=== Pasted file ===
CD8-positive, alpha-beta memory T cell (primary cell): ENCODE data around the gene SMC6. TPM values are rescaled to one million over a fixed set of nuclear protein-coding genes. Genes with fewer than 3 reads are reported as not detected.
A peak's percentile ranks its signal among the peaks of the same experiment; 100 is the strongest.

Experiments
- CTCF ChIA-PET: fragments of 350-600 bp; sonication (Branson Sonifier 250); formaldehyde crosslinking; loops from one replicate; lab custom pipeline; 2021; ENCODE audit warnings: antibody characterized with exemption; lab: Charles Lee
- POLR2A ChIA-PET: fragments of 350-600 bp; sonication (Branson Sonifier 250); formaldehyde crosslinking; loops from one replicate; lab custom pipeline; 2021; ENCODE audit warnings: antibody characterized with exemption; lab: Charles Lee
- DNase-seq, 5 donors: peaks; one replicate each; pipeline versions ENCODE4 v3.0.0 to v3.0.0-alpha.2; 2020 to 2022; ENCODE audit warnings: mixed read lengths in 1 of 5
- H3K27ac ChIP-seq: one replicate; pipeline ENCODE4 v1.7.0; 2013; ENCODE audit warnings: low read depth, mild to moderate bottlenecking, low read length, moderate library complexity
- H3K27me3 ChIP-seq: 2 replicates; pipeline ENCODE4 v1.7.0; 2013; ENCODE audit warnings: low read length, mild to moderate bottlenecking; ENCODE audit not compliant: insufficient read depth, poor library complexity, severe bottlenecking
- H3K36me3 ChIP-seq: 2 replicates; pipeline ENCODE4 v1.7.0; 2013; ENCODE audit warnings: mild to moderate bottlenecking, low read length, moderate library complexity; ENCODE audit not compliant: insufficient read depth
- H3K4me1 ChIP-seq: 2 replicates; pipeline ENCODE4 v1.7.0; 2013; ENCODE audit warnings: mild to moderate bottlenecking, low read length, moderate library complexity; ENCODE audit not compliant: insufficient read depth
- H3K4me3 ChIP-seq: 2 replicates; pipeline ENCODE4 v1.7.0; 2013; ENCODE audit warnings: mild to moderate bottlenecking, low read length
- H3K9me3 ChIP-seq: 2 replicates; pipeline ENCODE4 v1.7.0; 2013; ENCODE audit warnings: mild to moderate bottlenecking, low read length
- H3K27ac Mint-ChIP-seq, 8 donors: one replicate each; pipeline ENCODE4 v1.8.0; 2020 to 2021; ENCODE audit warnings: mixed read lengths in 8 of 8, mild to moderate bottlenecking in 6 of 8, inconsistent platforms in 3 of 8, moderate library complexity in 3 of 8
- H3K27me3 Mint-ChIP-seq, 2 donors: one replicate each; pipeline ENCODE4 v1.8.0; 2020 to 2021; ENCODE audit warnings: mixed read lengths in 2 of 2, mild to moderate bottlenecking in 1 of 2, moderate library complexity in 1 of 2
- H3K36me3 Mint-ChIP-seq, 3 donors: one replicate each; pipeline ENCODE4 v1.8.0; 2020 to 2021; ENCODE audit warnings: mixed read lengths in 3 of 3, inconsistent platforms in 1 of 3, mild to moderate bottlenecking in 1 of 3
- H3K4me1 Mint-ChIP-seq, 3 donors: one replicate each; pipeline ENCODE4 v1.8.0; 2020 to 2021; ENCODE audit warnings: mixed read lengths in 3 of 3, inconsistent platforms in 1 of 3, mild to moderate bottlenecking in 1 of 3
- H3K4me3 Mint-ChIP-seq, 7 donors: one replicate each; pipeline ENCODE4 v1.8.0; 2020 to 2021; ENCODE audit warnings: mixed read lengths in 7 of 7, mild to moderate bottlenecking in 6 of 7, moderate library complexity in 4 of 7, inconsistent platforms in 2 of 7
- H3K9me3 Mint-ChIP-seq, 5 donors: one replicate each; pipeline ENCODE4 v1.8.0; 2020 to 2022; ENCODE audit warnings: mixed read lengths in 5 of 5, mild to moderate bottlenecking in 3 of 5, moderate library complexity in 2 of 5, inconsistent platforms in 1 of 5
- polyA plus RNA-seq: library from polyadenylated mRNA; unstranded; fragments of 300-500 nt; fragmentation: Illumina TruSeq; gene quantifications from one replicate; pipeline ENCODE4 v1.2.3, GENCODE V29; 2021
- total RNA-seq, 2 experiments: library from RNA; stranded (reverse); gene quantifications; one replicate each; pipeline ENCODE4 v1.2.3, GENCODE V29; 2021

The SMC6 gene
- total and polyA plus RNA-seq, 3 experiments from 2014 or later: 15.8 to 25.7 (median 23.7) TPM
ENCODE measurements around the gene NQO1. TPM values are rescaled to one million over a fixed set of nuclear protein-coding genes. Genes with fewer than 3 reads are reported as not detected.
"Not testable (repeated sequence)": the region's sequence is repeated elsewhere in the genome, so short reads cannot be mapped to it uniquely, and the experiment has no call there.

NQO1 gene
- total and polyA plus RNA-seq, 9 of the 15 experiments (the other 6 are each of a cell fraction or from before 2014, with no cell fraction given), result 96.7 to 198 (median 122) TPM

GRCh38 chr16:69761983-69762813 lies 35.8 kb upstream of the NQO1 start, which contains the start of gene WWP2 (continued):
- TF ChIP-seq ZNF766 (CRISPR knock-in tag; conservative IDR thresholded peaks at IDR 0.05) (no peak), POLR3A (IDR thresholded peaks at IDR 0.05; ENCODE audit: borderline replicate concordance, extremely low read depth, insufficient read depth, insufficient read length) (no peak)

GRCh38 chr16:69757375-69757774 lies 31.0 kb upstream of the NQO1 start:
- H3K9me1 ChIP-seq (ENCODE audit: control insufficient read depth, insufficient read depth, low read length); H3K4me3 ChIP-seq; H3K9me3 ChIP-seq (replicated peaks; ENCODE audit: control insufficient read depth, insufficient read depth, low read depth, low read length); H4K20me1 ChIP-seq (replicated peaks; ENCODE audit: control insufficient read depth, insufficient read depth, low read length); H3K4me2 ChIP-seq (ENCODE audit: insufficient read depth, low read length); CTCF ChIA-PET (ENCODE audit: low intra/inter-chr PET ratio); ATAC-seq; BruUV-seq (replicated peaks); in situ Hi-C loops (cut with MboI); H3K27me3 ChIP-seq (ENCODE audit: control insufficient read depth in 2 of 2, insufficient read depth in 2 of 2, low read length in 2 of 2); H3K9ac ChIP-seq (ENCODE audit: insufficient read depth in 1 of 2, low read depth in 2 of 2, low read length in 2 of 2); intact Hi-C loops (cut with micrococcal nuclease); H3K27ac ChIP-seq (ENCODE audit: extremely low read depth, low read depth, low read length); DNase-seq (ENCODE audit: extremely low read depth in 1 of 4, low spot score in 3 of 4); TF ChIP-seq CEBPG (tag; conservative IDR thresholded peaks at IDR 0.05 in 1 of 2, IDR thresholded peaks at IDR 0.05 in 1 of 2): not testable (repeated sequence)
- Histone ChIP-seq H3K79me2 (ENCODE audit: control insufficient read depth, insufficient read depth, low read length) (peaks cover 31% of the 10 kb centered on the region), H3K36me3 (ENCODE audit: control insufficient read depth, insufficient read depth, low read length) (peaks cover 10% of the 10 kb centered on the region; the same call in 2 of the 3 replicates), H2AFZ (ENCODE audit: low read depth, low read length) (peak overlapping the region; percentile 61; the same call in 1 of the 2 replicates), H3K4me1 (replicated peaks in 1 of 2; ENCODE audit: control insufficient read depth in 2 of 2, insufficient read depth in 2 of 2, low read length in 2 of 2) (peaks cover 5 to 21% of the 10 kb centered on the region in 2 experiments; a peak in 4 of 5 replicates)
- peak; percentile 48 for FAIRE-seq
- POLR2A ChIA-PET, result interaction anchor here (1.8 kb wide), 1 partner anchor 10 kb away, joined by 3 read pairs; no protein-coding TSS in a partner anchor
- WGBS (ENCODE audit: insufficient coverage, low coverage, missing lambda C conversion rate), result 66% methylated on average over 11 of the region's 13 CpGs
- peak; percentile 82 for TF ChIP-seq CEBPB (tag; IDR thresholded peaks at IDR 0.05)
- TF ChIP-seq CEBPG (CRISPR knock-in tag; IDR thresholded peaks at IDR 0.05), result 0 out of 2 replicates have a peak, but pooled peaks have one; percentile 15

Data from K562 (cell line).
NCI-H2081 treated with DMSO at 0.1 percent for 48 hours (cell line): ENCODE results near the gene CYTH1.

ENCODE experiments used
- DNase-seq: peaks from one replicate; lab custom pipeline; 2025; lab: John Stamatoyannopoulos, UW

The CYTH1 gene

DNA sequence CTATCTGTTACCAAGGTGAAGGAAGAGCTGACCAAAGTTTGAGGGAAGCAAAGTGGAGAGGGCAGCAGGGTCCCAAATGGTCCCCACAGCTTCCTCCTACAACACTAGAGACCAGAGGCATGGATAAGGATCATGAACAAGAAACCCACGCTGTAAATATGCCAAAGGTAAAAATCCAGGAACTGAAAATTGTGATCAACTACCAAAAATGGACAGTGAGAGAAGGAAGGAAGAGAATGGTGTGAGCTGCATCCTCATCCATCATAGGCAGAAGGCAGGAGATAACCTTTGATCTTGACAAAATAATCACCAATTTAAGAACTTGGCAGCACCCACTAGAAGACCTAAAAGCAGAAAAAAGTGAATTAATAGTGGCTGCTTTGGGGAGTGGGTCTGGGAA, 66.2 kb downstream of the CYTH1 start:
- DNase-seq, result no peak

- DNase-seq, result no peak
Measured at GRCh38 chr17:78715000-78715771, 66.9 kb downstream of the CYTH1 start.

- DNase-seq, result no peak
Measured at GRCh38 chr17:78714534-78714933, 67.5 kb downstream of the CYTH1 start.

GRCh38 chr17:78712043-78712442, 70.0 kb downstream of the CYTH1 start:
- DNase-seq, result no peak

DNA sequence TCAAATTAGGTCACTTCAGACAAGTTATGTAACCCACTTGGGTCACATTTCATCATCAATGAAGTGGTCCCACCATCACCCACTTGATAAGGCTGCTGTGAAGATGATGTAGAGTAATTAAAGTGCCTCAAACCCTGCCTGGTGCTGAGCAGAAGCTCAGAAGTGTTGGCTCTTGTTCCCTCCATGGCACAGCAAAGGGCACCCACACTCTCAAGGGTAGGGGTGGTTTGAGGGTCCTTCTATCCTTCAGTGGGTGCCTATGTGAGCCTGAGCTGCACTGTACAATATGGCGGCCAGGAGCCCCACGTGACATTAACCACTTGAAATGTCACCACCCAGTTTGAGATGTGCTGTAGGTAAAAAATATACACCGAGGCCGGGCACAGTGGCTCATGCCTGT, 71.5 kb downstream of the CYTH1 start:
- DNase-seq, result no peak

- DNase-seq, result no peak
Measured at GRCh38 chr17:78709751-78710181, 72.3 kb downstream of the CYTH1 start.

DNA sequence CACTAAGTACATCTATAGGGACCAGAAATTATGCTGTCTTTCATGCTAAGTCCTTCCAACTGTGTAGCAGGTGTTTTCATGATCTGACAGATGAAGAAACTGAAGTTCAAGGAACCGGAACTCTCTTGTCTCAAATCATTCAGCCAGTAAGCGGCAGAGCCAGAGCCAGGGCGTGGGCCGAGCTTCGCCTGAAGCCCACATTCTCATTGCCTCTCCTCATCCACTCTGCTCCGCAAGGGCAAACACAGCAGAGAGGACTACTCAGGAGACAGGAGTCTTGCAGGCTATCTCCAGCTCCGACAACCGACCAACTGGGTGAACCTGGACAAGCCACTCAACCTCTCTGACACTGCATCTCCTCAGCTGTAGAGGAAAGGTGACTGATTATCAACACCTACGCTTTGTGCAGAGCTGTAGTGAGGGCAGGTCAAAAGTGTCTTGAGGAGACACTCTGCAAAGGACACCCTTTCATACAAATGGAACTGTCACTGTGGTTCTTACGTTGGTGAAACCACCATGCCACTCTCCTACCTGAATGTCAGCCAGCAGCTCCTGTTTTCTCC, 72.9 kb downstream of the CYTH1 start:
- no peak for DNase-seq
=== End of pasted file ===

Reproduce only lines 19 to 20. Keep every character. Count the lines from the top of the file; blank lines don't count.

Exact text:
- polyA plus RNA-seq: library from polyadenylated mRNA; unstranded; fragments of 300-500 nt; fragmentation: Illumina TruSeq; gene quantifications from one replicate; pipeline ENCODE4 v1.2.3, GENCODE V29; 2021
- total RNA-seq, 2 experiments: library from RNA; stranded (reverse); gene quantifications; one replicate each; pipeline ENCODE4 v1.2.3, GENCODE V29; 2021